Project Schedule
The next step is to create an SBS project schedule. Because of the nature of SBS projects—working with small organizations—it is not necessary to use Microsoft Project to create complex Gantt/Pert/CPM charts. These high-end project-scheduling applications are better left for putting pipelines across Alaska.
However, I do recommend that you create a simple calendar-based schedule for your SBS project. Microsoft Outlook has a calendar that works fine. The project schedule for SPRINGERS is shown in Figure 2-3.
Figure 2-3
SBS project schedule for SPRINGERS.
Addressing Hardware, Software, and Services List and Budget Needs
You must now create the hardware, software, and services lists for your SBS network as the next planning step in the SPRINGERS methodology. The list shown Table 2-3 is the desired outcome. Regarding the hardware area, a new server and new hub are being purchased by SPRINGERS. With respect to software, SBS, sufficient user licenses, and additional software are being
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purchased by SPRINGERS. Several types of services will be required, including additional telephone lines for the new Internet connection and new wiring, because a new star topology based on the Ethernet standard has been selected. A star topology occurs when each workstation and the server is connected to the hub in a “spoke and hub” configuration similar to a bicycle tire. You will also see that, by adding an additional column in Table 2-3 for costs, the list not only serves as your purchase specifications, but also your budget. Note that I describe hardware, software, services, and budgets in much more detail later in the chapter.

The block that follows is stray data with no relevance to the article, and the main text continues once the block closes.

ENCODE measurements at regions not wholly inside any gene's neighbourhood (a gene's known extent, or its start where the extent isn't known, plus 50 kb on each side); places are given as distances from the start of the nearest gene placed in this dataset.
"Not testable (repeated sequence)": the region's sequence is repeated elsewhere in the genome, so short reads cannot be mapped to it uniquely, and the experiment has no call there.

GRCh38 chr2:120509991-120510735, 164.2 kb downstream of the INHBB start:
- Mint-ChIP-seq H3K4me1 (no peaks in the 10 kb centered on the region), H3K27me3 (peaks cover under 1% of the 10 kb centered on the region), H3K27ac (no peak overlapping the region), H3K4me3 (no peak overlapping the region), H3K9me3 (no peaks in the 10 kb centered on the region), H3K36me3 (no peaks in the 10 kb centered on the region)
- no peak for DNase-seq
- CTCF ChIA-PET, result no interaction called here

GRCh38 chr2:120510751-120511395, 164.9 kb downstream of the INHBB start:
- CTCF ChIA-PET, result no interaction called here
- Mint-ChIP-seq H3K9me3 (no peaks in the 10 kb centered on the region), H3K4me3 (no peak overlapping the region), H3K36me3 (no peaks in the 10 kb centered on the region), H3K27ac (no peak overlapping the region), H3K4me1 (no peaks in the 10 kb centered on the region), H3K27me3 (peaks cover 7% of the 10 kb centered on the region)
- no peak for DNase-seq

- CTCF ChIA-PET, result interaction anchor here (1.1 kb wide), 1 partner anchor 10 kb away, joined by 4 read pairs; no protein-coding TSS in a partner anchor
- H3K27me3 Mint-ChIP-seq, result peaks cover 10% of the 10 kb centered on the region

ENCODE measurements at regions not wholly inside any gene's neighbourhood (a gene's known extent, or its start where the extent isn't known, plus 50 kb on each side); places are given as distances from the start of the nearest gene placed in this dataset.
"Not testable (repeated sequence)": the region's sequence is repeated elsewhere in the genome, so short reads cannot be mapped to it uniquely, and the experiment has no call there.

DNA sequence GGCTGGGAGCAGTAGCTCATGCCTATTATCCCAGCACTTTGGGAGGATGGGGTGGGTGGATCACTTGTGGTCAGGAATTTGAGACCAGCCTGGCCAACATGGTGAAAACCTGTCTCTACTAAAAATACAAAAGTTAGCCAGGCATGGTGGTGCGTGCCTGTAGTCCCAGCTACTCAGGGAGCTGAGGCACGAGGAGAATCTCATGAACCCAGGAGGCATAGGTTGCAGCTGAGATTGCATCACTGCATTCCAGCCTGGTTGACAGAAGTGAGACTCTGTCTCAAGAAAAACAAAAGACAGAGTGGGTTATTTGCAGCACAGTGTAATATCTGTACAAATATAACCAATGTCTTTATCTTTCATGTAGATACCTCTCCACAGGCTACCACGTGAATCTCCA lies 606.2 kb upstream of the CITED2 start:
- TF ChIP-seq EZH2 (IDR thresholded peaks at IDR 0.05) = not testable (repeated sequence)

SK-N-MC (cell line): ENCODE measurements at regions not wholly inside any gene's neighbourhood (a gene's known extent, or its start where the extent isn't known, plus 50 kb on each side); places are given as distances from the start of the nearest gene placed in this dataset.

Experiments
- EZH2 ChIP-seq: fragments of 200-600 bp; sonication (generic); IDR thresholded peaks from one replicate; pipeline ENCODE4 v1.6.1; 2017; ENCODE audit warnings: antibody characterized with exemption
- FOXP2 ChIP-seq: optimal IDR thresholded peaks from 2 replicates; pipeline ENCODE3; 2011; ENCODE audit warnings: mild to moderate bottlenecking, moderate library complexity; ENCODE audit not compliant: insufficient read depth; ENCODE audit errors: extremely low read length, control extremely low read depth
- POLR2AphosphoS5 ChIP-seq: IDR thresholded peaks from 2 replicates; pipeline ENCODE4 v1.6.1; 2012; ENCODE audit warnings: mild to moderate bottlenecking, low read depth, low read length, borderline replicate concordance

Table 2-3: Hardware, Software, and Services List for SPRINGERS

HP/Compaq ML-350 Server for SMB/SBS,tape backup unit, 1 GB RAM, 60GB HD, HPLaser Printer (HP 5M), UPS backup power.
SBS, Add’l Software (third-party tapebackup, antivirus client/server suite,software).
SBS Consultant, wiring with wall jacks,telephone line hookup, Internet service.

Proposed Network Layout
The next step is to create a drawing of the proposed network. The proposed network for SPRINGERS, shown in Figure 2-4, graphically depicts many of the items discussed previously in the section “Addressing Hardware, Software, and Services List and Budget Needs.” The old NetWare server will be “retired.”
Figure 2-4
Proposed SBS network for SPRINGERS.
Final Planning Activities
Three items remain as part of the SBS planning process: ordering, walk-through, and documentation.
A “critical path” item in your SBS project is the need to order your hardware, software, and services. Why? Under even the best of conditions, it can take 10 or more business days to receive your new server machine. Services such as scheduling your SBS consultant and ordering additional telephone lines can take even longer (especially when the telephone company is involved).
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BEST PRACTICE: If you use an SBS consultant, consider having her attend the calls placed when you are ordering (“you” being the business person in this case). Typically I sit in a conference room with my SBS customer on “order day.” The vendors are placed on the speakerphone, allowing for all parties to speak up and clarify anything. I’ve found that, by clarifying purchase specifications on order day, I save the client significantly more than my hourly consulting fees. Consider it another win for my SBS customer.
Now that you are near the end of the planning phase, I highly recommend that you once again walk the floors of the site that will house the new SBS network. By taking a fresh look at the site where the SBS network will be installed, you might notice a few things you initially missed. Items that have caught my eye on this final walk-through include:

• Server placement: Where will the actual server reside? Is it near power

outlets? Have you coordinated the extra telephone lines, some of which are used by SBS, to terminate at or near the SBS server machine?
• Workstation accessibility: Can you easily reach each workstation on the network? Is there enough room between the desks and walls to allow the cabling specialist to install wall jacks?
• Building access: Do your service providers have access codes and keys to perform after-hours work on the SBS project? Believe me, you can count on some unexpected late-evening visits from members of the SBS team!